Unacceptable. Clearly, qualified firms like Bach Steel were not consulted for creative ways to complete this rehabilitation within the available budget. Even worse, the Indiana SHPO claimed this bridge wasn't eligible for the National Register of Historic Places? That is ridiculous. Does Indiana really have a surplus of riveted Warren deck truss railroad bridges?
A $484,862 contract to renovate this bridge has been awarded.
Background of picture 1 did anyone notice the concrete arch bridge, Assuming that may be the railroad bridge or maybe an even older bridge north of the bridge.
Background of picture 1 did anyone notice the concrete arch bridge, Assuming that may be the railroad bridge.
This is the same bridge as Busseron Creek CR 500 S https://bridgehunter.com/in/sullivan/busseron-creek/
This is the same bridge as Boone Cemetery https://bridgehunter.com/in/sullivan/boone-cemetery/
If anyone visits this area, Clayshire Castle is about a mile away. Bed and breakfast built as a medieval castle. Cool as hell. Also IN 46 Eel River Bridge a few miles away.
Clay Co has used several pieces of this bridge to modify (?) their ugly-turd culvert bridge. I have seen several little pieces used like this in other structures here and in Greene County. Kinda gruesome.
Additional comment about that old bridge for those of you familiar with Danville:
I found online a library of yearbooks of Central Normal College you can flip page by page and found a photo, (not very good resolution) of a celebration in the park, of several people sitting on the grass on the northwest corner of the old football field, and amazingly in the background of that photo, you can see the overhead dirt berm that supported the interurban rails that today would completely bury the swimming pool, Little League diamond, from the creek up to Columbia Street, (top of the hill.) In 1961 when they dismantled all the rails etc. Most of that dirt was moved across 36 to fill in behind the old Hooks Drugstore, current Marathon and housing addition back there as well. And yes, you guessed it, the cinders were used for the track around the football field at that time.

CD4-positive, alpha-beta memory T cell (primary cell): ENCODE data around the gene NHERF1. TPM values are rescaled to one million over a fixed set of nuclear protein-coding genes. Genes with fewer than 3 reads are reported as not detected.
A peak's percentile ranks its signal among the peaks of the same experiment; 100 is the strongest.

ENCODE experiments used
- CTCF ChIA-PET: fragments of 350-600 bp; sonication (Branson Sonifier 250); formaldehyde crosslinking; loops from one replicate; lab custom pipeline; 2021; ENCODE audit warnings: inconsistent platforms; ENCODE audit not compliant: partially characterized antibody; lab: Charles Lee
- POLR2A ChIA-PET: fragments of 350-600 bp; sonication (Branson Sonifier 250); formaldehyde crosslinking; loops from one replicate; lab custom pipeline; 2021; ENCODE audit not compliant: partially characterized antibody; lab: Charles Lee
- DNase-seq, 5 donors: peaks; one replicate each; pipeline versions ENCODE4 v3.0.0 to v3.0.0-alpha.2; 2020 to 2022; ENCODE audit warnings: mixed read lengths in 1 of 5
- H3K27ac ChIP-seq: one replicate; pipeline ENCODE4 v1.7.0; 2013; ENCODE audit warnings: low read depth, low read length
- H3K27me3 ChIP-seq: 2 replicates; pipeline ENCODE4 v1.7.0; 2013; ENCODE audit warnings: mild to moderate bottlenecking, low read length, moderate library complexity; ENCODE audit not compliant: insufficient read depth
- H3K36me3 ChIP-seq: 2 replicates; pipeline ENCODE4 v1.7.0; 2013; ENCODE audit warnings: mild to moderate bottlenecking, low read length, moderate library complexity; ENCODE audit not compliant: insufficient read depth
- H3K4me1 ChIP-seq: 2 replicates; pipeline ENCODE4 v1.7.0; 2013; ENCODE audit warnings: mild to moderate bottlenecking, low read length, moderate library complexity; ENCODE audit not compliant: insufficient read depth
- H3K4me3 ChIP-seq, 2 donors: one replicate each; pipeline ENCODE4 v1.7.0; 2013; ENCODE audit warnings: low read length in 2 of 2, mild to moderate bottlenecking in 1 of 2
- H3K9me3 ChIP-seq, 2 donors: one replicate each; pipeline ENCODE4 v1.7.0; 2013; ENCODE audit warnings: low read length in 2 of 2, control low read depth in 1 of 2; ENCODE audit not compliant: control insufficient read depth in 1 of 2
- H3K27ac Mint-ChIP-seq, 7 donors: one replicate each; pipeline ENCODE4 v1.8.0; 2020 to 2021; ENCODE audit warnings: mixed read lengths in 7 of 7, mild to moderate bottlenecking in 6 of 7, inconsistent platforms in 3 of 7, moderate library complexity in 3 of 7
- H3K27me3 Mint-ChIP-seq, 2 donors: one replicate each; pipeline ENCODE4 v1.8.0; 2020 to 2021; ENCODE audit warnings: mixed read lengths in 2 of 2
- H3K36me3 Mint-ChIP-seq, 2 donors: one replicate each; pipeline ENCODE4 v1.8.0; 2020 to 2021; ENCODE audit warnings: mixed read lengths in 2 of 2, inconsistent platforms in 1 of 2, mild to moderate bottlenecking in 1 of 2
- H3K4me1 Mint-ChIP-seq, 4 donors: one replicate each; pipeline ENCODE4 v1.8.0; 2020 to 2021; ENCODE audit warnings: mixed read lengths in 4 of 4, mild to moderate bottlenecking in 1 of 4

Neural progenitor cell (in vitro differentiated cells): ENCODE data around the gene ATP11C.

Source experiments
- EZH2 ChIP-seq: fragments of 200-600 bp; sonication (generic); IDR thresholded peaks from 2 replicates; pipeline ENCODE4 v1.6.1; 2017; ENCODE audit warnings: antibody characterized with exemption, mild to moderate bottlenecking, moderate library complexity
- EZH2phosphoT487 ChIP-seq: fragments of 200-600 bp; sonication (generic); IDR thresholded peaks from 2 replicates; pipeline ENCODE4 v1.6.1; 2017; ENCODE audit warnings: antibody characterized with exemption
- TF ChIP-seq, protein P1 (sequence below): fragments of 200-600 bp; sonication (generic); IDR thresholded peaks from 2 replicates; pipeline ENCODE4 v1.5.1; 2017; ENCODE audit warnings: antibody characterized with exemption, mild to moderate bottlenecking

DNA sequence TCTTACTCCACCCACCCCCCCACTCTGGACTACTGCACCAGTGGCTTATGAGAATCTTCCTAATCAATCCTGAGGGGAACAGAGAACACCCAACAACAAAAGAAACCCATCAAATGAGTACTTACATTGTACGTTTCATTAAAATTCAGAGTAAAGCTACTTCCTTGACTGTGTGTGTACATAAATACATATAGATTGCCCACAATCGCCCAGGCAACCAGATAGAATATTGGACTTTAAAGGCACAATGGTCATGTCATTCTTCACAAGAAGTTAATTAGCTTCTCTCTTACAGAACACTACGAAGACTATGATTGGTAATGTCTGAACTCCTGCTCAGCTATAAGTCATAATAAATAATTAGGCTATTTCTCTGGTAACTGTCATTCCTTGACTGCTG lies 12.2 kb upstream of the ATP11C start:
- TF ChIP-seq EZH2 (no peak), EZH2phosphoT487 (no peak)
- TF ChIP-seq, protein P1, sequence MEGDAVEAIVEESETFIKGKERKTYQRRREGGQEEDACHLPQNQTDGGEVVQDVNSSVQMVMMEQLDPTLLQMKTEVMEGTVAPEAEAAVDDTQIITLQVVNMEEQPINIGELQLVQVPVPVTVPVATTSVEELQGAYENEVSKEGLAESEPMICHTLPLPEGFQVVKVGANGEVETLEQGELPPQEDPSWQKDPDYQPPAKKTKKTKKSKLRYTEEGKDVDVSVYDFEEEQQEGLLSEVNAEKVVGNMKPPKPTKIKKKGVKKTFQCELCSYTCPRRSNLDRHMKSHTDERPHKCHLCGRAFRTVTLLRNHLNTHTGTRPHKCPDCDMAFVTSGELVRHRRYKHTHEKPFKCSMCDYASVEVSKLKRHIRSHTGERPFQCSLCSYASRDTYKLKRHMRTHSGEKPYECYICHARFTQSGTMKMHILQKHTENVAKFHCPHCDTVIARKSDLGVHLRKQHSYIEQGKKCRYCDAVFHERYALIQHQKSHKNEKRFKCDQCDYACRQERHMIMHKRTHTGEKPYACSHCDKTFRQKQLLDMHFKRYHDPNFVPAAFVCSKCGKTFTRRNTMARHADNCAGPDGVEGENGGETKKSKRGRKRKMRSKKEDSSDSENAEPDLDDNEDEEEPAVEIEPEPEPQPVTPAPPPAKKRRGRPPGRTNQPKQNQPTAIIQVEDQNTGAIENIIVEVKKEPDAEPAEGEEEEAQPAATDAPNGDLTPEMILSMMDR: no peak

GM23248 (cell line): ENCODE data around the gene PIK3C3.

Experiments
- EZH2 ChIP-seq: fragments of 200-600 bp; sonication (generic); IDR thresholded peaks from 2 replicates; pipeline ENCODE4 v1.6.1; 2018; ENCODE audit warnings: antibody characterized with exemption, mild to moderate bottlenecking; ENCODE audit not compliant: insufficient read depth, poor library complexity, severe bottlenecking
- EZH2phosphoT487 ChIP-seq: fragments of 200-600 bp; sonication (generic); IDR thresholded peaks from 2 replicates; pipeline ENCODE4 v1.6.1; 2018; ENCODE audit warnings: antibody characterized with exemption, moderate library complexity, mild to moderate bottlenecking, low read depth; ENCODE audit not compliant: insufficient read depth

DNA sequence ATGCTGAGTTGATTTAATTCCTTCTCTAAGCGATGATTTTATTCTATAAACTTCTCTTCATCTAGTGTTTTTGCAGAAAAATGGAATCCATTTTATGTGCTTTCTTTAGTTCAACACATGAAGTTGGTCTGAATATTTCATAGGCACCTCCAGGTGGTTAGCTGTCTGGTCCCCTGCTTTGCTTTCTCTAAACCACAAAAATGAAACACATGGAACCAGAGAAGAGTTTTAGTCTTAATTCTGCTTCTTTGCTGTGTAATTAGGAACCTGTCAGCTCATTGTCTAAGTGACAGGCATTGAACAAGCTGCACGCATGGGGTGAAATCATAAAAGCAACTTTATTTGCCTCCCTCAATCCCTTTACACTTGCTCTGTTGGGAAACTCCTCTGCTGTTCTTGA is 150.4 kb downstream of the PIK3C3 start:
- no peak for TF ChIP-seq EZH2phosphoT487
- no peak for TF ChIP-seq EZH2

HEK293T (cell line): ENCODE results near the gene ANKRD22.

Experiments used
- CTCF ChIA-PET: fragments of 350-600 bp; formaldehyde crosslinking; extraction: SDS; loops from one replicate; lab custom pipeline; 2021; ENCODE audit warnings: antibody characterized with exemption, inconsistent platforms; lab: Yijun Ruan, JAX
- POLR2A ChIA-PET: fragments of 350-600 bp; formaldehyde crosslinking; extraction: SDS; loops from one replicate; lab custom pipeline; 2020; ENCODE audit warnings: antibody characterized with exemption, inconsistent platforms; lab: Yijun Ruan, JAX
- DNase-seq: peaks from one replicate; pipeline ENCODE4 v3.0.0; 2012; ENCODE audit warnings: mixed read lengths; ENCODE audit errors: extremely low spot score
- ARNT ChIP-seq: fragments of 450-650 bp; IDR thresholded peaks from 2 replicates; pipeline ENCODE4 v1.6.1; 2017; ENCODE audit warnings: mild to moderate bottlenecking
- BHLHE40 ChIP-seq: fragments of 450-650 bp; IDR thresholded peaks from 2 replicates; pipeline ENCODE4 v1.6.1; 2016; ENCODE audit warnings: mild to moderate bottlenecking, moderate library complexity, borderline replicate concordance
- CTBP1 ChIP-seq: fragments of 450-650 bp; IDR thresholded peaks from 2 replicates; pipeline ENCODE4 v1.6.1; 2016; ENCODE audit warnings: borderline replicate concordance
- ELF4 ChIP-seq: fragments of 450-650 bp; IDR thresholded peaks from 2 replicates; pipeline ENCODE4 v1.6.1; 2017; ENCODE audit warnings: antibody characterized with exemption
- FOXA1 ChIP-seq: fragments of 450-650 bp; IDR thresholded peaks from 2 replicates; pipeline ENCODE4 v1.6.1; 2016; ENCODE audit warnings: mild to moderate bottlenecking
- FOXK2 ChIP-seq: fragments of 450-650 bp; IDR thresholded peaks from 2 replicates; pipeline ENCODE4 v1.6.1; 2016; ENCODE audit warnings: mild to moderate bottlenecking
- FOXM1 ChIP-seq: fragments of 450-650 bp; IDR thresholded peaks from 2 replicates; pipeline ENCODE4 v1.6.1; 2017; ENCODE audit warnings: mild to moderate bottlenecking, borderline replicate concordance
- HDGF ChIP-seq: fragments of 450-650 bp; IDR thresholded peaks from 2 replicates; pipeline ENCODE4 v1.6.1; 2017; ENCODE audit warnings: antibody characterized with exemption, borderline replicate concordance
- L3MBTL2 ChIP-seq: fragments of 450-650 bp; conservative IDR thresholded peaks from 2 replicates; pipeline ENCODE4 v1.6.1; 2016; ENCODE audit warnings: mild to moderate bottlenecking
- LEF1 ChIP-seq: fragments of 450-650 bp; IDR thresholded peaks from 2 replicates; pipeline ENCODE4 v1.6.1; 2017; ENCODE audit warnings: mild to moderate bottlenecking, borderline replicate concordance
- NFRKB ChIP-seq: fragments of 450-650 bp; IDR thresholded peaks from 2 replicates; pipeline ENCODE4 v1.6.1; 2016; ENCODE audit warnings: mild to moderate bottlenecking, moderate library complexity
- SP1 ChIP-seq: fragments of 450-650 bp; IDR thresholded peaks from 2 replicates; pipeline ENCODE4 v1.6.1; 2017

I ran across an old book I was allowed to borrow on the history of Hendricks County and found a passage that stated, " The first interurban car ran into Danville, ( across the bridge in the park ) at 11:05 am on August30 1906, over the Indianapolis and Western, now a division of the Terre Haute, Indianapolis and Eastern ." This actually occured 1 year before the rail line opened from Indianapolis , Clermont, Brownsburg, Pittsboro, Lizton, Crawfordsville, that is still used today. Harley kc9gld
The old bridge pictured was several miles North in North Hammond over the Grand Calumet River.
This street view is of the wrong bridge. This view is of the Hohman avenue bridge over the Little Calumet River in South Hammond.
I'm so looking forward to the day that the trail will be finished to Monterey, IN and the bridge restored to carry trail traffic across. Long live rails to trails.
Unknown driver, future uncertain:
This is the bridge looking South West
Another ugly MOB coming soon to a Greenway near you...
Kudos Todd B.
Oh Dear Lord!!! }:-O
Bridge is doomed
Damaged by possible oversized farm equipment on November 10th 2016 and closed to traffic. Boone County currently reviewing options for repair.
This might better be called "Frankenbridge Vs. The Warren Cantilever Bedstead"... And unfortunately the very rare and unique bedstead lost!
Might also label this one... "Hey, hold my beer and watch what I can do with these steel beams and a welding torch!".